So, that’s what I’m doing now… I’m going through addressing her comments throughout the manuscript and trying to find areas to tighten up. As Stephen King wrote in On Writing, “Kill your darlings, kill your darlings, even when it breaks your egocentric little scribbler’s heart, kill your darlings.” What he meant is that sometimes great lines that we’ve written and fell in love with sometimes have to go. For sake of pacing, I now have the task of trying to locate strings of prose and dialogue that, while I find great and successful, must go. The manuscript was clocking in at nearly 110,000 words… which is a bit long. My goal at this point is to try to get it close to 100K… which is still long, I know, but I don’t realistically believe that I will want to trim beyond that. I’ve so far managed to shave off 2,000 words by killing redundancies or axing portions that are unnecessary for readers to endure.

So, I’m gonna read over this manuscript a number of times to make sure I tighten this up as much as possible before sending it off to the next beta-reader.

Responding to Nick Spalding’s Self-Publishing Tips

Yesterday I posted excerpts from Nick Spalding’s thirteen-year old tips on self-publishing, which he told me are all still applicable today. So, today I’m going to respond to his tips with my thoughts.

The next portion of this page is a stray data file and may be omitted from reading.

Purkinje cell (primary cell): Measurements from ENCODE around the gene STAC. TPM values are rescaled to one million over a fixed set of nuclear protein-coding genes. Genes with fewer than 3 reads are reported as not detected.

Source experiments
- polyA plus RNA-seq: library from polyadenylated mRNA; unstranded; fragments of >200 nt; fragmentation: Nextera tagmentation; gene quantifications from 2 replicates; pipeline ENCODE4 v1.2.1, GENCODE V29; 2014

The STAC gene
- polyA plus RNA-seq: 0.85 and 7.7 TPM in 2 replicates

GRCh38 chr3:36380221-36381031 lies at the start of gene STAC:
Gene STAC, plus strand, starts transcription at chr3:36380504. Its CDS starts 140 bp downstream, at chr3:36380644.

1. Don’t give up the day job

Of course the dream is to sell lots of books, make tons of money, and quit your job. The key here is that until writing can sustain you it is best to write around your work schedule. Which, is what I’ve done. Of course, that’s a big reason why it took seven years to complete the first draft of my first novel. My final push to finish the first draft was achieved by being extra aggressive in making time to complete it. So, day job is still intact…

2. Be yourself

I have often heard people say that authors should write the books they themselves would like to read. I like the novels of Nick Hornby, Jonathan Tropper, Matthew Norman, and other “lad-lit” authors (like Spalding, Dunn, etc.), and that’s basically what I’ve written. My novel is, of course different from theirs books… but it’s one that I enjoyed writing, even when it got difficult. I enjoyed exploring the different characters and making various plot points work together… I didn’t try to write anything bigger than I could realistically pull off. I wasn’t trying to write the next great American novel… just a story I enjoyed to write that I hope others will too.

Continue reading “Responding to Nick Spalding’s Self-Publishing Tips”

Self-Publishing Tips From Nick Spalding

Nick Spalding is a very successful author with indie roots, who went on to sign a six-figure book deal. Back in 2003, he gave us his top 10 self-publishing tips. I’ve posted them below with excerpts:

1. Don’t give up the day job

“Everyone wants to live the dream and write full time, but it is a very difficult industry to get into and a very difficult industry to stay in. Learn to write around your day job in the beginning, that’s what I did.”

2. Be yourself

You have to be yourself in your writing. You have to pick a genre that suits you as a person and you as a writer. If you are a happy go lucky person it might not be best to write about a serial killer or vice versa.

Continue reading “Self-Publishing Tips From Nick Spalding”